The Top 100 People In Comedy 80 - 61
Tim Clark19 June 2012
The Top 100 continues the countdown of the most influential people in comedy, with some big names such as Fielding, Pegg, Brydon and Whitehall hitting the list between 80 - 61...
80. Ken Dodd
It's nigh-on impossible to attribute the influence of one comedy generation on another, but given that Tony Hancock and Spike Milligan are no longer with us Dodd seems an excellent representative from an age of comedy gone by.
Harry Hill is the most obvious modern-day inheritor of his chirpy one-liners, visual style and gags, but it's hard to imagine a lot of bright-eyed comedy would take its current form without the representative for Knotty Ash.
79. Johnny Vegas
His 'fat man flailing angrily' shtick is now being keenly taken up by Nick Helm (well, given the gout he didn't seem to have much choice but to shape up), but it's served him well so far, most notably with him helming Ideal, BBC Three's longest-running comedy that wasn't Two Pints.
One of the many obvious inheritors of Malcolm Hardee's anarchic stylings, he's also kept the angry rant a mass interest for the last decade.
78. Smith and Jones
The first of several Not The Nine O'Clock News cast members on the list. While their creative output is probably now most keenly remembered for their Pete-and-Dud style conversations, it was Mel Smith and Griff Rhys Jones' creation of Talkback productions that set the precedent of TV comics creating their own production companies - just look at the current growth of Graham Norton's So to see its potency.
The company has since created everything from Buzzcocks to Partridge, and QI to the Day Today. They and fellow co-owner (and now-ITV head honcho Peter Fincham) were made multi-
millionaires after its sale to Pearson a decade ago.
77. Paul Whitehouse
Forget Aviva: Whitehouse has built the most wide-ranging career in sketch comedy thanks to his range of characters and acting ability. Lesser comedians start and end with catchphrases, and while Whitehouse has them in spades, each character exists in convincing enough form to go the distance.
Most of Harry Enfield's most memorable sketches relied on Whitehouse's sharp acting, while the successful return of the Fast Show last year showed the strength in diversity of Rowley Birkin QC, Ron Manager, and the Suits You tailors.
76. Frank Skinner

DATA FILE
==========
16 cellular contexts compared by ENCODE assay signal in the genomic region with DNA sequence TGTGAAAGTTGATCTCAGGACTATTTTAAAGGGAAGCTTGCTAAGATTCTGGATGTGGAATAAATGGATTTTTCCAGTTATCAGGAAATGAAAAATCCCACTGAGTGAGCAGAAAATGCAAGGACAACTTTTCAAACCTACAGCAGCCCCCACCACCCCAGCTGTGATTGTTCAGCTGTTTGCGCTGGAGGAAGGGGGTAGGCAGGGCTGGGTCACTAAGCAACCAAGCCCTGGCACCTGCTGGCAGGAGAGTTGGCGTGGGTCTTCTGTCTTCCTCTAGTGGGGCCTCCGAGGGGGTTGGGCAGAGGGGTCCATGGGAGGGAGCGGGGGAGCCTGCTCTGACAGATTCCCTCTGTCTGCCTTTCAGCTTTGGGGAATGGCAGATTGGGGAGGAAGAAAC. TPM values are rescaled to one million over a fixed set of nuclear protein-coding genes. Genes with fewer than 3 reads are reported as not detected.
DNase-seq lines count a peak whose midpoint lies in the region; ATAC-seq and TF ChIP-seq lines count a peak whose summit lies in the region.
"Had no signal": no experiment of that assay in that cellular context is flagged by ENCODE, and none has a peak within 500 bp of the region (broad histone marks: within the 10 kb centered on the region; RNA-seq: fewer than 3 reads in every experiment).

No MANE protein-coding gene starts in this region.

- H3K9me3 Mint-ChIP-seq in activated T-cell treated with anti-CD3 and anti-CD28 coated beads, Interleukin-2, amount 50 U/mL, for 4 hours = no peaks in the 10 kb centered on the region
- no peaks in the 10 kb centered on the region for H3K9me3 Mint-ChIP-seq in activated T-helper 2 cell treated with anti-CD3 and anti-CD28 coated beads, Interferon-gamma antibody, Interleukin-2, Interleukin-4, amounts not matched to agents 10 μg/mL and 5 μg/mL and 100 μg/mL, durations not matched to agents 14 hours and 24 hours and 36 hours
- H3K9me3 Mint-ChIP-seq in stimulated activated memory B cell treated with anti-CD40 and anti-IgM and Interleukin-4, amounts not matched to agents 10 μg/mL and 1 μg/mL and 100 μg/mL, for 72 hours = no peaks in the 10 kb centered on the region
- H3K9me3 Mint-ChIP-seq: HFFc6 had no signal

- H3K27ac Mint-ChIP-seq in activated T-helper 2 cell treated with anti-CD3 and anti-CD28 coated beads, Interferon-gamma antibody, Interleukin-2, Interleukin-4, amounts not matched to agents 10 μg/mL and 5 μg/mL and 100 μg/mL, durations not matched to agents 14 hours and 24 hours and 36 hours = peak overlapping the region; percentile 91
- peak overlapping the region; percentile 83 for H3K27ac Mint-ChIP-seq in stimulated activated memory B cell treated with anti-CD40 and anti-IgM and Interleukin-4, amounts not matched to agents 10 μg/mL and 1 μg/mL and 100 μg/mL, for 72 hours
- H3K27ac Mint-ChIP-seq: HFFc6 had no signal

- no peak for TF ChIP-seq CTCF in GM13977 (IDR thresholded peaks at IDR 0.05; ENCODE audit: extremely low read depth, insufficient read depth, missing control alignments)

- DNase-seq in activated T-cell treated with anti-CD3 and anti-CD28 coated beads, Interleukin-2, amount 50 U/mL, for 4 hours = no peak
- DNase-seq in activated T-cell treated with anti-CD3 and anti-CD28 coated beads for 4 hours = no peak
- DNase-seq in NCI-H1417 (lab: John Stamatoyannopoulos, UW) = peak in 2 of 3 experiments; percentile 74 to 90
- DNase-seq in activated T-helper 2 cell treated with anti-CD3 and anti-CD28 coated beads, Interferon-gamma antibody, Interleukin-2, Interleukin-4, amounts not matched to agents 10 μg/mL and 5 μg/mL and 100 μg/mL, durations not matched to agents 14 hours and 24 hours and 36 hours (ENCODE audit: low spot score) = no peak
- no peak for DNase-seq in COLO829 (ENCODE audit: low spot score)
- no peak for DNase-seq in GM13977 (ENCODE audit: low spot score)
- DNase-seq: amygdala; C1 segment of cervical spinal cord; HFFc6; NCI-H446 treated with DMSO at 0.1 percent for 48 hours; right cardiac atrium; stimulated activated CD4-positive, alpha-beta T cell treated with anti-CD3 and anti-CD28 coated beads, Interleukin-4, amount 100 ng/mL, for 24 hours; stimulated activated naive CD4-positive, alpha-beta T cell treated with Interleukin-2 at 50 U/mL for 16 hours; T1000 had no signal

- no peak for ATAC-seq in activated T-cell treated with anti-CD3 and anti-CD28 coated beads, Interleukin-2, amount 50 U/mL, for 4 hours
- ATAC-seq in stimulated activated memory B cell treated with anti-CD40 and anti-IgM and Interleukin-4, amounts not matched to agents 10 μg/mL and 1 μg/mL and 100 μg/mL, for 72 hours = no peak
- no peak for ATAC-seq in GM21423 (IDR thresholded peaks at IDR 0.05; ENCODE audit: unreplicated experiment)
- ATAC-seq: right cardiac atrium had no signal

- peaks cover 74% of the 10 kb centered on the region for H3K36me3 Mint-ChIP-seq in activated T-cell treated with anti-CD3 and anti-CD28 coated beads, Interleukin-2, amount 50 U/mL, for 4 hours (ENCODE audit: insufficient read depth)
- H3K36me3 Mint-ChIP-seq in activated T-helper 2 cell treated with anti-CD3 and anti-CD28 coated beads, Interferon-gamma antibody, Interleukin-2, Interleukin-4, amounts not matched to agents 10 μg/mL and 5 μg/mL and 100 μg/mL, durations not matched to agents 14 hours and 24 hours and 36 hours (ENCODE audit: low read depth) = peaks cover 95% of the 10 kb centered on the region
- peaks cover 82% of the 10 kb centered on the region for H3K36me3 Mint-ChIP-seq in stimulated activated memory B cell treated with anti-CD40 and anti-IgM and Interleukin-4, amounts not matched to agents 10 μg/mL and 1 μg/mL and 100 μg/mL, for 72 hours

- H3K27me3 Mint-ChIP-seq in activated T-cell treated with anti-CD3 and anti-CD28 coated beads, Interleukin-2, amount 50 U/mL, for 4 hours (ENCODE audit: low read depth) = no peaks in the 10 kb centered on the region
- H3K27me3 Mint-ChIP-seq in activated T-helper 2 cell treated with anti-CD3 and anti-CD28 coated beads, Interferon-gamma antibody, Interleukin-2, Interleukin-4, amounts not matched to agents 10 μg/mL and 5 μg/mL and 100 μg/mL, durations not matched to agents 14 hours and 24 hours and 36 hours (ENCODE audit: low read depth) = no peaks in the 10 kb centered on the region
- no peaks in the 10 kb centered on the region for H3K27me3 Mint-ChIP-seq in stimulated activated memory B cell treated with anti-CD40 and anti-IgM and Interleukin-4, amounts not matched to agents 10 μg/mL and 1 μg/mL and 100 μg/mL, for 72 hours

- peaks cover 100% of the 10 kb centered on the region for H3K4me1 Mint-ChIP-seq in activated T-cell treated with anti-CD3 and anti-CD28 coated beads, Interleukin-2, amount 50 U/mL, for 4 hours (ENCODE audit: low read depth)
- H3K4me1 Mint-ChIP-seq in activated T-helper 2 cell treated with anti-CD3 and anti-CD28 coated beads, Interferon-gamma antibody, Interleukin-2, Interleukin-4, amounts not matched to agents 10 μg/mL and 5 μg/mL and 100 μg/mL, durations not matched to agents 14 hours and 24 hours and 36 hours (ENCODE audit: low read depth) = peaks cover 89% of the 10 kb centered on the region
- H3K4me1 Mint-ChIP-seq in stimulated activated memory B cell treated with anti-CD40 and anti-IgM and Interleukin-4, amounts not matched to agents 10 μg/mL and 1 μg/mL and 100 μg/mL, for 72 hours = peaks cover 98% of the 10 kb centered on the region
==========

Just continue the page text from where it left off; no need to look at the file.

Sitting on a sofa and talking nonsense: without it, half of the cheap and cheerful output we get on digital TV would fall off the airwaves.
Fantasy Football set the tone, and while cleaned-up Skinner has settled into an easier pace of life on Absolute Radio and columns in The Times, the success of his amiable everyman approach on the surprisingly
successful return of Room 101 shows he can still set the tone to illicit the laughs.
75. Simon Pegg
Once the fan boy's fan boy, Simon Pegg has managed to achieve the rare feat of taking his boyhood fantasies and play them out on the Big Screen. Like any kid with an over-active imagination he had perfected his spy-with-gun-looking-pensive look by the time he reached his teens, but now gets to use it on Mission Impossible.
The reason why Pegg doesn't sit higher on this list is arguably because he has been so successful. His jump across to Hollywood means that his day-to-day involvement in UK comedy is mostly limited to the red carpet round-robin of interviews with journalists eager to find out about his private life (which means they quickly learn way too much about his dog Minnie).
However, Pegg is firmly back in the UK in 2012 as the last installment of the Cornetto Trilogy - the provisionally-titled The World's End - sees him reunite with Hot Fuzz collaborators Nick Frost and Edgar Wright.
While based in the UK, it seems doubtful that Pegg will find much more to do in Britain workwise. But as an example of 'how plucky Brits can make it in Hollywood', he must have many admirers in the comedy world, and his path to the big films is arguably being followed by comic actors such as Richard Ayoade and Chris O'Dowd.
Read a full profile of Simon Pegg here.
74. Frankie Boyle
Some people might make a Freudian slip when pronouncing Boyle as a 'cult comedian', but despite his appearances on some of the biggest comedy panel shows and continued headlines in the press, he remains an act who strikes his own path rather than sticking to the mainstream.
Despite the fact that he is an arena-sized comedy pull, he will still get turned down by venues such as the Wales Millennium Centre (a decision which was taken last year by the venue when his tour company tried to book it). And like Daniel Kitson, he speaks to his fans directly through his newsletter to tell them how his new show will see him 'sing about rape in the style of Neil Diamond' (okay, that particular bit isn't so Kitson-esque).